I mean, last week we were told that the time frame hadn’t been met. So fair enough, there was an explanation that the rules hadn’t been followed, but then subsequent to that the announcement was made in the House of Assembly and this committee had not approved those names going forward. So that, in my view, calls into question this process. All I’m looking for is some clarification about what the rules and the process are so we can have a discussion about that.

 

MR. JESSOME: I just wanted to clarify - I wasn’t trying to suggest that one board is more important than the other. This is a new thing that we as a government have headed and we’re trying to get them moving fairly quickly. I didn’t mean to allude to the fact that one board is more important than the other. That being said, if there’s clarification, it sounds like clarification would be nice around the table.

 

MR. CHAIRMAN: Mr. Orrell.

 

MR. ORRELL: With all due respect, why didn’t we have the meeting on the following Thursday? It would have been our seven-day time frame. I mean, we could have had it on Monday or Tuesday before the announcement was made, procedures would have been followed, and everybody would have been happy. It does, as Ms. MacDonald says, call into question why we’re here if that has already been decided and done. It has nothing to do with the board. It has nothing to do with the people around the table. It’s just that Cabinet probably shouldn’t have made that announcement until after this meeting, even if it was a done deal.

 

We were ready to debate this last week not knowing the procedure wasn’t followed. I don’t think anybody here is opposing any of these appointments because these people are good people, but if that was the case we should have had the meeting at the end of last week, which would have satisfied our seven-day time frame, or the first of this week. They could have made their announcement - we wouldn’t be any the wiser, but right now I know I feel like this is a done deal - that we’re here to say yes to something that has already been done. We talk transparency - that to me is not transparent.

 

MR. CHAIRMAN: Thank you for your comments. We have a motion on the floor.

 

Would all those in favour of the motion please say Aye. Contrary minded, Nay.

 

How many are Nays? I’ll have to say Nay on that.

 

[The motion is defeated.]

 

We will advise our staff to have a look at the procedures of the board here and what it stands for. I’ll comment on it at the next meeting.

 

MS. MACDONALD: But you’ve just voted against that motion.

 

MR. CHAIRMAN: I did. (Interruptions) One at a time, please - Ms. MacFarlane.

 

MS. MACFARLANE: I’m not clear, this has nothing to do with, other than all of us here, besides Eddie Orrell and Maureen MacDonald being the two who are familiar and they’re confused, we as new MLAs should be looking into understanding the procedures here better because really right now, us sitting here negates the whole purpose of this if Cabinet is going ahead and it’s a done deal - why are we here? There is no purpose for us here.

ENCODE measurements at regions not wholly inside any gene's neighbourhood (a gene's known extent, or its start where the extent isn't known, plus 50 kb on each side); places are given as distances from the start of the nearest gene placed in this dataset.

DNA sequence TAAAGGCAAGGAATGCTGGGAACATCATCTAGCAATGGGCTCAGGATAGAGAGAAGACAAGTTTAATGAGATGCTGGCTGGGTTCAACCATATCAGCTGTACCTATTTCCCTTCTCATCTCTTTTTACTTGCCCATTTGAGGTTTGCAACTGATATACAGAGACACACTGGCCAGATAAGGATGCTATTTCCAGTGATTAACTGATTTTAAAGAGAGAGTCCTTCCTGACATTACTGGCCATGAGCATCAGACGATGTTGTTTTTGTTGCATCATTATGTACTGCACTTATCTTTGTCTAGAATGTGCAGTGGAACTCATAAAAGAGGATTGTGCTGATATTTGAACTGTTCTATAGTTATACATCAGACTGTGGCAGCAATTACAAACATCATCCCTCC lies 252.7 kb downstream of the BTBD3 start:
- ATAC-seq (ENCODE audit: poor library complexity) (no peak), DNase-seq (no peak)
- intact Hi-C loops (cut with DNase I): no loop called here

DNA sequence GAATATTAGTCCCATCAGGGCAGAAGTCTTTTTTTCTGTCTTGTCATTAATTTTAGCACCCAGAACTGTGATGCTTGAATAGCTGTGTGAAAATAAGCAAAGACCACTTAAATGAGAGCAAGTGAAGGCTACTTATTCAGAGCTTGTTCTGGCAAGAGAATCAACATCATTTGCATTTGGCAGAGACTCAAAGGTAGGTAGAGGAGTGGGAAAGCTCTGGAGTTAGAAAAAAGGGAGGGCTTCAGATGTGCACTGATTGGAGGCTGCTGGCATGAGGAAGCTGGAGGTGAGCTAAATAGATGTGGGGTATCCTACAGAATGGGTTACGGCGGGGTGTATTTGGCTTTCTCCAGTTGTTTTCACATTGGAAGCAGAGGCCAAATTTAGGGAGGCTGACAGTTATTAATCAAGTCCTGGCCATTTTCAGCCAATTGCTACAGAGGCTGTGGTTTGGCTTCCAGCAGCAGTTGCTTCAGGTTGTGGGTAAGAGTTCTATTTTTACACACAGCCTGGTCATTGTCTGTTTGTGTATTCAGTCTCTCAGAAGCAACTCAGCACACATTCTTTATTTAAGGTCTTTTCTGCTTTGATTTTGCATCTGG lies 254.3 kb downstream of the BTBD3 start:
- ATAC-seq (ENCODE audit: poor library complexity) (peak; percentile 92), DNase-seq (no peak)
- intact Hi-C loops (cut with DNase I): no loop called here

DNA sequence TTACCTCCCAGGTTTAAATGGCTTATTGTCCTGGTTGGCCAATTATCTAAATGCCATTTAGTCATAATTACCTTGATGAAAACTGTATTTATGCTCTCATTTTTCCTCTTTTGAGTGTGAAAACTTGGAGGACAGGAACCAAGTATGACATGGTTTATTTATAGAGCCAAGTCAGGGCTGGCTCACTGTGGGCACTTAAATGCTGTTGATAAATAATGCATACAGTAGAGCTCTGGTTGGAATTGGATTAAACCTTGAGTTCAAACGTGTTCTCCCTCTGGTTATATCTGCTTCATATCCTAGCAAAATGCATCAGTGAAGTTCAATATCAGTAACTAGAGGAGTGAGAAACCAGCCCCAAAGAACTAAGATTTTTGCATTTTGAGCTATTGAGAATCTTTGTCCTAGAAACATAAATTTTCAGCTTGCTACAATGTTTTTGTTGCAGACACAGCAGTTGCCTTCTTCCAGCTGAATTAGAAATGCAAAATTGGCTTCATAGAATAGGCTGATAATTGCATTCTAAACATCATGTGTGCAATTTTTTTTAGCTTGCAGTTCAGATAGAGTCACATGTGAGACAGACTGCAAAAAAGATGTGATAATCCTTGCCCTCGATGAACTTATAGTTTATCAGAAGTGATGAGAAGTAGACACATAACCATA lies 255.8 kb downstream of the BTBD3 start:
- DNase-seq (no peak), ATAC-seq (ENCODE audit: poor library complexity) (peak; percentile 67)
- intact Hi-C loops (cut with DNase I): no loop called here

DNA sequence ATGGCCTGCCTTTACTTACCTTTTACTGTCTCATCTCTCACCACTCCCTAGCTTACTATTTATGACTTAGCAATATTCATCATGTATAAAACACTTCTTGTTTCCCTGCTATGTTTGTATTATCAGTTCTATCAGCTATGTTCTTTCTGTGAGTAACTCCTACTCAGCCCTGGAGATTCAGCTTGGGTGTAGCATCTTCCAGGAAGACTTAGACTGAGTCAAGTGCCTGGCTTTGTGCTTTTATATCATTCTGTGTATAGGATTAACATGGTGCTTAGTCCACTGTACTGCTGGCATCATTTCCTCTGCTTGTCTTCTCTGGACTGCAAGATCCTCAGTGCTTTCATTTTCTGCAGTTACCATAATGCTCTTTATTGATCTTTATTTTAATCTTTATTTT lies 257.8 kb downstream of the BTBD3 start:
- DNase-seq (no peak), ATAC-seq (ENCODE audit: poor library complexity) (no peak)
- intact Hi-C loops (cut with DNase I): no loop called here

MR. CHAIRMAN: Ms. Treen.

 

MS. JOYCE TREEN: Can I make another motion to get clarification on this, please - the process? I must have been out of the room when we were doing it, sorry, I have allergies. I’m going to put a motion on the floor for clarification of the process of when we bring names forward, please.

 

MR. CHAIRMAN: Mr. Jessome, go ahead.

 

MR. JESSOME: Mr. Chairman, these agencies, boards and commissions have been carried out in a very similar way ever since we started this. We get the resumés and the background on the individuals. They’ve already been vetted through Cabinet, through the people who have submitted names and who contributed their names and there has never been an issue - I shouldn’t say there has never been - we haven’t had an issue like this in approving these in the past.

 

Again, our intent for delaying this board appointment was to allow for that time requirement to be filled. Given the government’s intent to get this board going as quickly as possible, we felt it was important to call this meeting sooner rather than later.

 

MR. ORRELL: If I may, Mr. Chairman. I understand, Mr. Jessome, what you’re saying but I don’t think we’ve been - I’ve been here just three years, and Ms. MacDonald has been here a lot longer than I have. My understanding is that the names go forward, they get recommended by Cabinet, and they come to this board to be approved. There are people who have come to this board that we have had questions about and we delayed their approval.

 

We can’t do that to this board. It has already been announced, they’re already starting to work, from what we’re told. So if we had a concern with someone on this board and we either - if I brought up something that everybody in this room agreed with and that person didn’t get elected to the board, what would the procedure be then? It has been announced, they started work already. That’s the whole idea of this committee, we approve or disapprove somebody.